When Worlds Collide

NPR interns devoured by music-site trolls!

Newsrooms tend to shield their interns from the rougher side of the news business. But this summer, two NPR interns were inadvertently thrown to the digital wolves. Emily White and Austin Cooper were assigned to write blog posts for All Songs Considered, a music show on the station. But when 21-year-old White wrote that she’d only bought 15 CDs in her entire life, she became a target for abuse by defenders of the music industry, not least musician David Lowery, whose 3,830-word response on his blog lambasted White’s entire generation for its reluctance to pay for the music it owns. White’s post got 925 comments, Lowery’s another 563—which is a lot for both sites.

Less than a month later, Cooper filed a post to an All Songs Considered feature called, “You’ve Never Heard . . . in which we get our unimaginably young interns to review classic albums.” His review of Public Enemy’s “It Takes a Nation of Millions to Hold Us Back” went down particularly badly, with the poor boy widely ridiculed in the comments and his post shared more than a thousand times on Facebook.

The online music community is tight-knit, due to a long tradition of blogging and sharing music online, but it still operates with the hierarchical snobbery that music circles have always had. The naïve, willfully or otherwise, are vulnerable to being eaten alive, as Cooper discovered when his piece spread to music sites like Prefix and Fact, drawing the ire—and the eyeballs—of the serious music fan as it went. This looked to many like an NPR ploy to drive traffic. NPR insists that it would never deliberately feed its “unimaginably young” interns to the trolls for hits, and notes that the feature has been running for years. “We’re very aware of the tone of the reaction to the series,” said Anya Grundmann, the director of NPR Music. “This series has been going on for nearly three years of internships—it’s not a new ploy dreamed up for traffic.”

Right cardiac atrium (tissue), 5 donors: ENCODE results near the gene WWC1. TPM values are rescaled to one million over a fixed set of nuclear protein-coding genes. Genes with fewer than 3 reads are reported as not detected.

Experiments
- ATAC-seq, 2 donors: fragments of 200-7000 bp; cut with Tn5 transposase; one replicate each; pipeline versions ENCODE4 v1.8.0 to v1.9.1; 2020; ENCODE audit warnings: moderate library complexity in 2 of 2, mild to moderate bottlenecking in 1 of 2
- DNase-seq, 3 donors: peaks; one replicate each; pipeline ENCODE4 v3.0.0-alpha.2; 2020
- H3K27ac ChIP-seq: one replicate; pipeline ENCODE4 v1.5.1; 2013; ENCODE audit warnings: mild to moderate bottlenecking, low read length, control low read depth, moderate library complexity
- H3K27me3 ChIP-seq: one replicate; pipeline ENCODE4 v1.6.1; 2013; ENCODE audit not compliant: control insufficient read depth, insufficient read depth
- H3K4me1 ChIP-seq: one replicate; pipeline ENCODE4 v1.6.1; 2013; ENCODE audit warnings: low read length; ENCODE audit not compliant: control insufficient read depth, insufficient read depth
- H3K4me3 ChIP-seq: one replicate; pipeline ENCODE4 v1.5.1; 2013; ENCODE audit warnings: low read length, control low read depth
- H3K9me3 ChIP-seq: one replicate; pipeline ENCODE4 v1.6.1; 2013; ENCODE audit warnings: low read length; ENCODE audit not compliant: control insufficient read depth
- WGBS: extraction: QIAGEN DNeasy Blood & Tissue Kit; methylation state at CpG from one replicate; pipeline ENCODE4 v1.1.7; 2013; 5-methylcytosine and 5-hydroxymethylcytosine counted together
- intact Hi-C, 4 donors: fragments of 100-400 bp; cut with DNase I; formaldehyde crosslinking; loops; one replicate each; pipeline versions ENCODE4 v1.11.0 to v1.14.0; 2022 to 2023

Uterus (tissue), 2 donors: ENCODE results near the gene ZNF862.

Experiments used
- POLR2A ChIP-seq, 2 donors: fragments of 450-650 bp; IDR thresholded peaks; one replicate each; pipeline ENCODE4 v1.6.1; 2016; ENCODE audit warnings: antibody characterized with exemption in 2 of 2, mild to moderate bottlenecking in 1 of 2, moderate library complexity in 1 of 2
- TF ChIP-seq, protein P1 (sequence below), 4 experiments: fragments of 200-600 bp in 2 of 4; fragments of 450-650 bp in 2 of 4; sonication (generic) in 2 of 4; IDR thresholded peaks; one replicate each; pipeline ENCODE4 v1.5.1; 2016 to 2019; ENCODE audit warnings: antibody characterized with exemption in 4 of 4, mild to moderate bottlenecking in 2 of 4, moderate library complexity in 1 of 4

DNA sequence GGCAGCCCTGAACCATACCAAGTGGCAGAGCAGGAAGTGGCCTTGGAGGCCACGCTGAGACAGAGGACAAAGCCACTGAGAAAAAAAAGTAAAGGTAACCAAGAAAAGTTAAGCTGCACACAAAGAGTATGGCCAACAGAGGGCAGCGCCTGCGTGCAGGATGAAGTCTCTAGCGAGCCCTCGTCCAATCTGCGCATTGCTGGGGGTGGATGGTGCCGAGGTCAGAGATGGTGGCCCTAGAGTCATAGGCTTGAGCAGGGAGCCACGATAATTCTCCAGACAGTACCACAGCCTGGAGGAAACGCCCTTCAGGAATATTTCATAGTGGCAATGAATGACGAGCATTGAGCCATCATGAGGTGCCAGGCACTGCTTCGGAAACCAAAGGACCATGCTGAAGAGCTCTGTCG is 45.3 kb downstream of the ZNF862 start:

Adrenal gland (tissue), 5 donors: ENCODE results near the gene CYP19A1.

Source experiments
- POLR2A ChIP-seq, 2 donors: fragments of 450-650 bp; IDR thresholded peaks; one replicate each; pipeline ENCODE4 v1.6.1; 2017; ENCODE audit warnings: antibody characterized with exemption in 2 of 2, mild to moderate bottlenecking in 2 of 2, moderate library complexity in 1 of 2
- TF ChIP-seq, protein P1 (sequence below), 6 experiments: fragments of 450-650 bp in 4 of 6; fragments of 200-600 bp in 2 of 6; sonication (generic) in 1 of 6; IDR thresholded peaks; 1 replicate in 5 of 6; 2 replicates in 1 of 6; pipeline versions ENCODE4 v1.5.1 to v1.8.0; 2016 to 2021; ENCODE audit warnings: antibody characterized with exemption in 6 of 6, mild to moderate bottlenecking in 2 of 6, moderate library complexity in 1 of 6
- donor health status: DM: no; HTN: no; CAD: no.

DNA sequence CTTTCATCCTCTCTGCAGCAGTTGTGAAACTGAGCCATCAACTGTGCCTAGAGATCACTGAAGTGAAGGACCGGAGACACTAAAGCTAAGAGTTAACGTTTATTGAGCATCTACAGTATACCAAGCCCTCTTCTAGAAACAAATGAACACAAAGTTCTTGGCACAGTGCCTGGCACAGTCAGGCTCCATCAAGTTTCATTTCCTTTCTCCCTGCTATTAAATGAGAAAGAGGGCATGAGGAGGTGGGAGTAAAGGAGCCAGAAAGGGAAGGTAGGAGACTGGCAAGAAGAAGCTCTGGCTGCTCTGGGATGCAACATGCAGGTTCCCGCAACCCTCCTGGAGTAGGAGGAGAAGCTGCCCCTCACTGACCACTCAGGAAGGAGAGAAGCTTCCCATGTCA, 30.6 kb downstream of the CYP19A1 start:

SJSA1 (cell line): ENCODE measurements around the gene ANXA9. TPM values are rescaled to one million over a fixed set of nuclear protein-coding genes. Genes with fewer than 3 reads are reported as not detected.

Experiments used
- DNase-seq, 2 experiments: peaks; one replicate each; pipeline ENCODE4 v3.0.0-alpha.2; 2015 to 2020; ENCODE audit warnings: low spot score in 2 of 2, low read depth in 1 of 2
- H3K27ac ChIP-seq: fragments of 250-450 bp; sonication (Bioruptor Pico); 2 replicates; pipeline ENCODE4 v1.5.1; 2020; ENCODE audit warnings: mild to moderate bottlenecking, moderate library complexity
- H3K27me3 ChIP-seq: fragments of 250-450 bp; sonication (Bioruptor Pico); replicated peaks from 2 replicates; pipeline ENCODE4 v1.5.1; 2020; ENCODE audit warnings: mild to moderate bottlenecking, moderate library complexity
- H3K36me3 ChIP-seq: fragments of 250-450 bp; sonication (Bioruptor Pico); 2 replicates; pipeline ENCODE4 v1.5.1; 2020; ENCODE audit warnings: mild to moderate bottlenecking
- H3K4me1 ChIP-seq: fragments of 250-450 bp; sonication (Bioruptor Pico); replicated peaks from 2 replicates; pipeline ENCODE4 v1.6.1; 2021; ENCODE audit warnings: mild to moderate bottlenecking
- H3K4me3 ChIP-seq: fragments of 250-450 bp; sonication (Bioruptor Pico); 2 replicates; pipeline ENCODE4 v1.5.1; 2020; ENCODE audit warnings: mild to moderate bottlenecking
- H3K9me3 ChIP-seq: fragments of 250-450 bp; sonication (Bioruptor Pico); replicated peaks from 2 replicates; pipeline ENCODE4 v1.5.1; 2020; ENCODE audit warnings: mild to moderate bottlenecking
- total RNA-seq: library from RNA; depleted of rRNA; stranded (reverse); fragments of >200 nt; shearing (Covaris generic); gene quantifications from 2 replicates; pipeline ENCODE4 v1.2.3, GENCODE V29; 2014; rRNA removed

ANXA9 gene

Nonetheless, Grundmann says the station is taking a “fresh look” at how to present the series going forward.

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Hazel Sheffield is a former assistant editor at CJR. Follow her on Twitter @hazelsheffield.